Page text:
Weekend Reading is a weekly rundown of our favorite stories from around the web.

AFFA: The Streetwear Label by Hiroshi Fujiwara & Jun Takahashi You Might Not Know About
Founded in 1994, AFFA geared itself along the concept of punk-influenced fashion that an adult could wear. In other words, AFFA aimed to make punk fashion — which by nature is abrasive and aggressively counterculture — more palatable to the streetwear crowd by removing the hard edge of the subculture whilst retaining its essence. Much like UNDERCOVER which he founded in 1990, AFFA was clearly informed by Jun Takahashi’s personal fixation on punk music and often featured graphic prints and mixed typography screen-printed over military-influenced garments. Oftentimes, historical and cultural figures such as Karl Marx, Stalin and John Lennon featured prominently in these prints, alluding to the political undertones of punk.

via: Hypebeast

A New Exhibition Will Explore the Work of Martin Margiela During His Hermès Years
When Jean-Louis Dumas, then CEO of Hermés, appointed the Belgian designer as artistic director in October 1997, Margiela was already known and lauded as one of the most influential and avant-garde designers on the scene. Melding his taste for groundbreaking deconstruction with the timeless luxury long-since associated with Hermès, Margiela spent the next six years breathing life into the one of the most traditional brands in the world. A marked departure from its typical brightly coloured palette and vibrant prints, Margiela's sober, monochrome vision, paired with his innovative tailoring, brought the brand firmly into the present, making it accessible and desirable to the modern woman. Celebrating the work of a true genius, Margiela - The Hermès Years is not to be missed.

via: i-D

Luxury brands missing out by not catering to minorities: Buzz Marketing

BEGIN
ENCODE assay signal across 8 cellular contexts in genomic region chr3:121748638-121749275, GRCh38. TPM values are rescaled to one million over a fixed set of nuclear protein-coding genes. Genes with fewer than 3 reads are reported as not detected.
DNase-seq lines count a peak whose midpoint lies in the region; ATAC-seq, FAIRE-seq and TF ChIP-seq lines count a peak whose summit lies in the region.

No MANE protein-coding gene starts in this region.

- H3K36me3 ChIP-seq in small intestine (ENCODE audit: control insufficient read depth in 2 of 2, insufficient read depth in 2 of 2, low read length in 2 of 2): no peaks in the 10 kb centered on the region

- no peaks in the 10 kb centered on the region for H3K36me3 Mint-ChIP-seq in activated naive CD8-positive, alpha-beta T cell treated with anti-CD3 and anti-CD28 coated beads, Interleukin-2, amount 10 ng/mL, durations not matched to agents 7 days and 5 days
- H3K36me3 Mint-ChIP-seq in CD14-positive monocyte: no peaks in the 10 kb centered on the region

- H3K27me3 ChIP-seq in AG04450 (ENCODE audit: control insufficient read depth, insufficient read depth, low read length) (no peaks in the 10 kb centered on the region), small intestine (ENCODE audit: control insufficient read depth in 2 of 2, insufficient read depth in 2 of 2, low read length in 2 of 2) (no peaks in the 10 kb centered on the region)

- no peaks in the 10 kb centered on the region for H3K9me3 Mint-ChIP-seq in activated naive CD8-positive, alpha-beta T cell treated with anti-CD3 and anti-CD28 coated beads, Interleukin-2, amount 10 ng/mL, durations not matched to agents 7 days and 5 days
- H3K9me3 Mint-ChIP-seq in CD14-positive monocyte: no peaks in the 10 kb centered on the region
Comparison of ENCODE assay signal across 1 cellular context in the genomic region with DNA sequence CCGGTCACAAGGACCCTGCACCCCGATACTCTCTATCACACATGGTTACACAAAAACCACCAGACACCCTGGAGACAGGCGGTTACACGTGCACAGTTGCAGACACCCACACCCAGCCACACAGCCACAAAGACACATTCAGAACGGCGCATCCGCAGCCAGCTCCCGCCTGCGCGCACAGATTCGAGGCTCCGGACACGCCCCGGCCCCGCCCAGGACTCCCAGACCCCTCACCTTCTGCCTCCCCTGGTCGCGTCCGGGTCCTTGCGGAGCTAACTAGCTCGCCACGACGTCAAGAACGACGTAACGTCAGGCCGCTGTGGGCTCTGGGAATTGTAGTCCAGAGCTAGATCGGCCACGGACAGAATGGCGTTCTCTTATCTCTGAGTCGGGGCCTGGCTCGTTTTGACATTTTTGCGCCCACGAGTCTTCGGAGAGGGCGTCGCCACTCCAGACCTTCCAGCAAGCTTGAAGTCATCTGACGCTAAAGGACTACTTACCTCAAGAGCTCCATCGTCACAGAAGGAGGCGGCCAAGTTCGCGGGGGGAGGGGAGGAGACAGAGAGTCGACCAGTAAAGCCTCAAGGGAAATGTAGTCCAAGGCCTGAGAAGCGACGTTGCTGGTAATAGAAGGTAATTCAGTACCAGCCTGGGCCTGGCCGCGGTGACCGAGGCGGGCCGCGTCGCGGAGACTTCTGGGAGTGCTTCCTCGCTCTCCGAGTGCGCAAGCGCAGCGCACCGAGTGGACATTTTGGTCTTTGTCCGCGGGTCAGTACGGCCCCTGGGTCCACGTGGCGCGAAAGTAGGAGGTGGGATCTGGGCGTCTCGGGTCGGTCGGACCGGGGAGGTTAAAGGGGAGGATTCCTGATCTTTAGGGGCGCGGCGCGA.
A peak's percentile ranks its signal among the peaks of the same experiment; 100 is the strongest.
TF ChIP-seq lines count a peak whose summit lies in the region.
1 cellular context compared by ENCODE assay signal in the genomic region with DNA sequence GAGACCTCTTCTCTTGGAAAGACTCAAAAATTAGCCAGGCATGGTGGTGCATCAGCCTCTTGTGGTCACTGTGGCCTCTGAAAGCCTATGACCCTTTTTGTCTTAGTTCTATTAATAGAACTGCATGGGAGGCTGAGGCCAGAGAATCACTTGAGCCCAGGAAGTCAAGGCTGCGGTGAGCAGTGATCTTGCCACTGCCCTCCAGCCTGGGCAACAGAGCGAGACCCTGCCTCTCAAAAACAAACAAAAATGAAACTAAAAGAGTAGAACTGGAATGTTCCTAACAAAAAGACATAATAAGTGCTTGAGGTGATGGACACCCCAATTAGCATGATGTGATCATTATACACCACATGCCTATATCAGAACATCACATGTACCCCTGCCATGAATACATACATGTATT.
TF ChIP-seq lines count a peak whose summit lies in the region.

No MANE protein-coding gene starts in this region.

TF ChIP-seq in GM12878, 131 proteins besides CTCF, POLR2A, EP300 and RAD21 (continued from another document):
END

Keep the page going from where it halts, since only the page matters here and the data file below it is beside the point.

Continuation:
Luxury brands are by no means out of the question for the millennial multicultural consumers, but not under frivolous guises. Only 24 percent of the demographic will purchase luxury items above their budget, even though they are interested in the products. The more targeted a brand’s advertising is to an ethnicity, the more popular it will be with the multicultural millennial. For instance, 72 percent of respondents think highly of a brand that caters directly to their demographic and prefer it.

via: Luxury Daily

A New Hope: Why ComplexCon is the Future
The failure of the action sports & streetwear industry is that as it matured, it refined the process down to a formula, combing out all the seeds of inspiration. Instead of questioning itself, breaking the rules, listening—and adapting—to the youth, the industry got comfortable and built a fortress around its business—shutting the kids out. Grey tradeshow mornings exemplify this. Against the dull backdrop of elevator dubstep, cool dads stand in front of their booths with coffee and order sheets in hand, small-talking about industry woes and the hot new brand to hate/emulate.

via: The Hundreds

Stella McCartney's First-Ever Menswear Collection Is Finally Here
Stella McCartney makes clothes that women—a lot of women, based on the breadth of customer that actually buys her clothes and accessories—want to wear. Her stock-in-trade is offering up pieces that strike that right balance between being effortless to wear, but actually additive to one's wardrobe (read: not basic, hardly boring). And there's often a borrowed-from-the-boys influence that makes her girls always seem just a bit cooler than the rest on the fashion block. It wasn't a total surprise, then, when McCartney announced this summer that she was expanding into menswear. After all, the Central St. Martins-educted designer knows the fundamentals of crafting men's clothing, having apprenticed under Savile Row tailor Edward Sexton after college.